The team, led by Rangaramanujam Kannan, professor of chemical engineering, with collaborators Sujatha Kannan, assistant professor of pediatrics in the School of Medicine, and Roberto Romero, chief of the PRB at the Detroit Medical Center, is developing a therapeutic approach that will target and treat neuron inflammation in cerebral palsy. By developing nanotechnology-based diagnostic and therapeutic approaches for prevention and treatment of maternal infections and fetal brain injury, the team’s promising approach may one day eliminate or lessen the incidences of cerebral palsy, along with other neuron-inflammatory diseases such as age-related macular degeneration, Alzheimer’s, multiple sclerosis, amyotrophic lateral sclerosis and Parkinson’s disease.
Le Yi Wang, professor of electrical and computer engineering, co-authored a new book, System Identification with Quantized Observations (Springer 2010), with George Yin, Ji-Feng Zhang and Yanlong Zhao. The book is an excellent resource for graduate students, system theorists, control engineers, applied mathematicians, as well as practitioners who use identification algorithms in their work.
Yinlun Huang, professor of chemical engineering and materials science and co-director of the Sustainable Engineering Graduate Certificate Program, received the 2010 Research Excellence in Sustainable Engineering Award by the AIChE Sustainable Engineering Forum at the AIChE Annual National Meeting in Salt Lake City, Utah, in November. The award recognizes Huang “for his long-standing and sustained record of research activities and leadership advancing the development, practice and human resources in the field of sustainable engineering in the United States and other nations.”
Over the past decade, Huang has made significant contributions in theoretical research and industrial applications for industrial sustainability assessment, system design, and decision-making using multi-scale complex systems science and engineering methods, resulting in significant economic, environmental and social benefits, particularly in the auto coatings industry. He is the co-founder of several new conferences in sustainable product and process engineering, including the International Congress on Sustainability Science and Engineering, and the International Symposium on Sustainable Chemical Product and Process Engineering.
Hao Ying, professor of electrical and computer engineering, was co-chair for the 29th North American Fuzzy Information Processing Society Conference in Toronto in July 2010. He also acted as fuzzy competition co-chair for the IEEE International Conference on Fuzzy Systems, IEEE World Congress on Computational Intelligence, in Barcelona, Spain, July 2010. He serves as program committee member for three other international conferences.
Nabil Sarhan, associate professor of electrical and computer engineering, will serve as co-director of the review board on the IEEE Multimedia Communications Technical Committee for 2010-2012.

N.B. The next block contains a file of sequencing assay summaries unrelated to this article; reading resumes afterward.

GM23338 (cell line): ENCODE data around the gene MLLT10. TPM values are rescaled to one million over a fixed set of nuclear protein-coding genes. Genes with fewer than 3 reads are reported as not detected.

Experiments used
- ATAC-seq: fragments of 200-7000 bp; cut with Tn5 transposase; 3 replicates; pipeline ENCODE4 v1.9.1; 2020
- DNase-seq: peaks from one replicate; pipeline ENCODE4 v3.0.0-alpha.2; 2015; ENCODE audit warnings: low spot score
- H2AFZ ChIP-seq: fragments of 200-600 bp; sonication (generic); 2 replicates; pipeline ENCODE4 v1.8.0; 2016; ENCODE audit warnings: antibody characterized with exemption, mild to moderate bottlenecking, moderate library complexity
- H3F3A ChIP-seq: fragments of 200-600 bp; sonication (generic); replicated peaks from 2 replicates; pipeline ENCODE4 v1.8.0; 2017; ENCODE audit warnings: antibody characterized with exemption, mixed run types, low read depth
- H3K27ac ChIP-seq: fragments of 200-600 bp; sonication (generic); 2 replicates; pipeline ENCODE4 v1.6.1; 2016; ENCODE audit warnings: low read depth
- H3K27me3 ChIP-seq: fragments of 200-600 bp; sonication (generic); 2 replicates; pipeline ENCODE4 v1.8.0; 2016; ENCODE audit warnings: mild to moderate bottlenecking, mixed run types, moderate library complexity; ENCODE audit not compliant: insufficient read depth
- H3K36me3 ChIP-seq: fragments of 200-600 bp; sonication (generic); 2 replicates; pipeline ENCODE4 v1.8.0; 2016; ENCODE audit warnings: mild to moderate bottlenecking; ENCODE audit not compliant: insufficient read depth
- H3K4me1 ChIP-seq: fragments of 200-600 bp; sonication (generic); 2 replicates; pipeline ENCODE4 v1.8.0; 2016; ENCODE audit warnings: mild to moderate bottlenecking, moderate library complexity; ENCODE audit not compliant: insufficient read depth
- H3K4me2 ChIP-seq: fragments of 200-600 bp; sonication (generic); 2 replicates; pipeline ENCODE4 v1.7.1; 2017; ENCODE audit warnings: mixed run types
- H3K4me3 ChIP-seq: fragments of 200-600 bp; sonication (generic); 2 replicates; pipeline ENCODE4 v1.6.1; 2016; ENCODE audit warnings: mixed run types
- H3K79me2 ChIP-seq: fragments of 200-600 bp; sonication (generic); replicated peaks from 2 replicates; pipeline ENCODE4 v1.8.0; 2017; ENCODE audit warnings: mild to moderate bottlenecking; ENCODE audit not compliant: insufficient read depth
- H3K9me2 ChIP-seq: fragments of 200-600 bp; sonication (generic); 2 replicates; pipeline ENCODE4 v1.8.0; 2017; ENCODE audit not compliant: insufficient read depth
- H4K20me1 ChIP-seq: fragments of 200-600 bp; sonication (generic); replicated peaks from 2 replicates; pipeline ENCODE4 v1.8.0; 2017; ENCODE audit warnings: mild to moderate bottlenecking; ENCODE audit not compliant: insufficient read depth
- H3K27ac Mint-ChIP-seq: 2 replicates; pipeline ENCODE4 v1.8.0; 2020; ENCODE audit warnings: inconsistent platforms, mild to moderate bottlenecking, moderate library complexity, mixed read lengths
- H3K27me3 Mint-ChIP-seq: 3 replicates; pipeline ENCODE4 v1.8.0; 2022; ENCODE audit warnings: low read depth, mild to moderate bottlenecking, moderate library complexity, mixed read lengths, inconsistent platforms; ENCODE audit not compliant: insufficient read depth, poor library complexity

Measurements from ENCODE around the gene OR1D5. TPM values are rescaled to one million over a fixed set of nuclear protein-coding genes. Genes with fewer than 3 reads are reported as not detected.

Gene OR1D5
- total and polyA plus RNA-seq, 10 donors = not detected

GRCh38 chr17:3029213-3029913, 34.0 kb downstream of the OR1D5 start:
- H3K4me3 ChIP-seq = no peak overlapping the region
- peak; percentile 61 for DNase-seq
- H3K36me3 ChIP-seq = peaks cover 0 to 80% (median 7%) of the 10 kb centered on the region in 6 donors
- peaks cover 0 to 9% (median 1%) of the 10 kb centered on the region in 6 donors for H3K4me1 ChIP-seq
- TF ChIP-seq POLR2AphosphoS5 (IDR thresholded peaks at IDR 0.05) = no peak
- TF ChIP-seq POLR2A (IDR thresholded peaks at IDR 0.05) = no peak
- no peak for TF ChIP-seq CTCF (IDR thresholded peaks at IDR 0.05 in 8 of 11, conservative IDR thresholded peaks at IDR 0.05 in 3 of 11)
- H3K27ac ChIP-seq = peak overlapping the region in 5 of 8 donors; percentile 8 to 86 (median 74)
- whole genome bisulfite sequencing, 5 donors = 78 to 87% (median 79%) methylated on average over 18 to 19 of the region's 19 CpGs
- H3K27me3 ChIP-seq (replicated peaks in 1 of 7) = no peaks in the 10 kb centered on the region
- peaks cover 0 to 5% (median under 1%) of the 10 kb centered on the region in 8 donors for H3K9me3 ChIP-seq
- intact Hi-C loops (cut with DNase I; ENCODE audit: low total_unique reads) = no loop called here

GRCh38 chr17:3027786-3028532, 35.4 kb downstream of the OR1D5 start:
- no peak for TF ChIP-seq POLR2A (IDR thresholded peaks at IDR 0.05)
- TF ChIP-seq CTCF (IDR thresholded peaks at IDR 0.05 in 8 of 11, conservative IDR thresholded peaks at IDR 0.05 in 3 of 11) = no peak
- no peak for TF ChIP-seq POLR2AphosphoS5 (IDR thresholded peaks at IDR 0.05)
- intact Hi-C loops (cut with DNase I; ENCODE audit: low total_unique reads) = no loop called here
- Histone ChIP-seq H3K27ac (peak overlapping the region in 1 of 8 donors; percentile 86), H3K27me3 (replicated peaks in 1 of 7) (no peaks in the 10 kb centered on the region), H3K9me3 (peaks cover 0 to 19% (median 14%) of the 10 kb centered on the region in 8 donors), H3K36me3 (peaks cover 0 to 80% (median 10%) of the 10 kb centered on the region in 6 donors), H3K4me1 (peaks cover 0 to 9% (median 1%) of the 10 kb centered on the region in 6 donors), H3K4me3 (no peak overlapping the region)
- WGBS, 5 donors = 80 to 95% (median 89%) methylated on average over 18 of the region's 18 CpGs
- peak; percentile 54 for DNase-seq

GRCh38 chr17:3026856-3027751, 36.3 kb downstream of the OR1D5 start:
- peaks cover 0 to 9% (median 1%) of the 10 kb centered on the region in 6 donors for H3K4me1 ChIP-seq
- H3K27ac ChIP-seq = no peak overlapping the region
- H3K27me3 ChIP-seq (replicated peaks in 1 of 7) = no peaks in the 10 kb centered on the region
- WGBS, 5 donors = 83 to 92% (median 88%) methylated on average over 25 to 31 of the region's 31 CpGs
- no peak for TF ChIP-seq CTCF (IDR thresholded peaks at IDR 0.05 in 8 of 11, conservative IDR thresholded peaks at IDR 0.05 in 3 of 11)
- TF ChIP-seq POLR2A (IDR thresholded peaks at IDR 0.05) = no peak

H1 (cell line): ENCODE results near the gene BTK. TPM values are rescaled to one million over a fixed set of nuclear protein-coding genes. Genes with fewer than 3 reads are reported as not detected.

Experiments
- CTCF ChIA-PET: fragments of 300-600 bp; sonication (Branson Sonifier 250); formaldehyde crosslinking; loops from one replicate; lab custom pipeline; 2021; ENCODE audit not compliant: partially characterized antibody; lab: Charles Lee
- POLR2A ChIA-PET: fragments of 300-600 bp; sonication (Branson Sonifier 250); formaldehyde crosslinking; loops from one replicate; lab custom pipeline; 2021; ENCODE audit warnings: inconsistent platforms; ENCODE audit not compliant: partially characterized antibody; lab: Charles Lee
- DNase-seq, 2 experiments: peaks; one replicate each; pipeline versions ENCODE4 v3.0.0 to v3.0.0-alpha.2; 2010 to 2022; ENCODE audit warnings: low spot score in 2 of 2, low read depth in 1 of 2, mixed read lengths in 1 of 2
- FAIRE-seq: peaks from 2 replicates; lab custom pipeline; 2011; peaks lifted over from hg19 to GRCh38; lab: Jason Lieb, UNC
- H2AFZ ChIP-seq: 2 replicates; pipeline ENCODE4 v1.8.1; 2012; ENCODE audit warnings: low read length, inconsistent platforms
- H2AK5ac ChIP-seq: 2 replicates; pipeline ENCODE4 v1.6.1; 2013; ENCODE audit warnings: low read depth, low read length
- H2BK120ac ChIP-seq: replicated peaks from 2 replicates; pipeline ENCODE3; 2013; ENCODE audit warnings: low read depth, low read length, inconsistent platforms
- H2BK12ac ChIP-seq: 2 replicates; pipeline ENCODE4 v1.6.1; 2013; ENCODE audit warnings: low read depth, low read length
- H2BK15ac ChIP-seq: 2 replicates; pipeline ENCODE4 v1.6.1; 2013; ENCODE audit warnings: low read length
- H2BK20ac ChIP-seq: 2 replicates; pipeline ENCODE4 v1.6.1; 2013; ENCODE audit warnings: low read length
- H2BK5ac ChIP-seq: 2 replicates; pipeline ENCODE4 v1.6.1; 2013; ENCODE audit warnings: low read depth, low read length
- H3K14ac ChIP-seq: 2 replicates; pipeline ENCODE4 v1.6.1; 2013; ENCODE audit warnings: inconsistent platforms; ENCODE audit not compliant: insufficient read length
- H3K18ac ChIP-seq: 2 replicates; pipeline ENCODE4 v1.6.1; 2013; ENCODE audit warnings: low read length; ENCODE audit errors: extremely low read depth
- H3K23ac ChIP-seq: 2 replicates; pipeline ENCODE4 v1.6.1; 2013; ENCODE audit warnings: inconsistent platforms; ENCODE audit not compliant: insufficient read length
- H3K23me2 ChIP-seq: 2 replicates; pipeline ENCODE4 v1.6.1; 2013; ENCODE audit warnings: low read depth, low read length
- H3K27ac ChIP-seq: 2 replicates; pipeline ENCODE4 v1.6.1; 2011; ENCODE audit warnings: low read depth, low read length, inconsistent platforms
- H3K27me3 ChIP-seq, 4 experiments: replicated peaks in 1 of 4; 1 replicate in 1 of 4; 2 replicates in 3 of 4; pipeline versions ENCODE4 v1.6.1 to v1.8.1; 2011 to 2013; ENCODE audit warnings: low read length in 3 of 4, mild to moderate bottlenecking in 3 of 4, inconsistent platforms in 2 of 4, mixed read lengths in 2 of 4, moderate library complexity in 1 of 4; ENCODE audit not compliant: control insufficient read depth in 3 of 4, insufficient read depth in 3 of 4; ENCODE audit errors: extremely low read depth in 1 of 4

Simon Ng, interim associate dean for research, was featured in the November 2010 issue of Crain's Detroit Business in their Entrepreneurial Spotlight section. Ng, who is also chief technology officer for Detroit start-up company NextCAT, spoke of both Wayne State University and the company's research and innovation in biodiesel.
Ming-Chia Daniel Lai, professor of mechanical engineering, was one of 26 mobility engineering professionals to win the 2010 Forest R. McFarland Award by the Society of Automotive Engineers (SAE) International. The award recognizes individuals for outstanding contributions to the SAE Engineering Meetings Board and the development and dissemination of information through technical meetings, conferences, and professional development programs, or for contributions in facilitating or enhancing the interchange of technical information.
Golam Newaz, professor of mechanical engineering and associate director of the Institute for Manufacturing Research, and Saida Khan, mechanical engineering postdoctoral fellow, had their work published in the Journal of Biomedical Materials Research on June 1. Newaz and Khan hope their critique of recent studies of cell-material interactions, “A Comprehensive Review of Surface Modification for Neural Cell Adhesion and Patterning,” will enhance the effectiveness of neural prostheses.
The late Ralph H. Kummler, former dean of the College of Engineering, received a posthumous Lifetime Achievement Award from the Engineering Society of Detroit (ESD) in recognition of a lifetime of accomplishment, sharing, leadership, mentoring, friendship and devotion to his field. Ralph’s wife Jean and his three sons, Jeff, Brad and Randy Kummler, accepted the award on his behalf at ESD’s annual award dinner June 23, 2010. Kummler joined ESD in 1970 upon arriving in Detroit, and was elected to its College of Fellows in 1984 in recognition of his outstanding contributions. He served on ESD’s Board of Directors for six years, chairing the Membership Committee, the ESD Publications Committee and the DaVinci Ethics Committee. In 1990, Kummler received the ESD Affiliate Council’s prestigious Gold Award. He was honored for his distinguished service to ESD in 1994 and again in 2004. In 1999, he was presented with the Horace H. Rackham Humanitarian Award.
Carol Miller, chair of the Department of Civil and Environmental Engineering, wasappointed to the Great Lakes Science Advisory Board (SAB) of the International Joint Commission (IJC) of the United States and Canada for a two-year term, effective December 31, 2010. The SAB makes technical water policy and engineering recommendations regarding the shared water resources between Canada and the United States.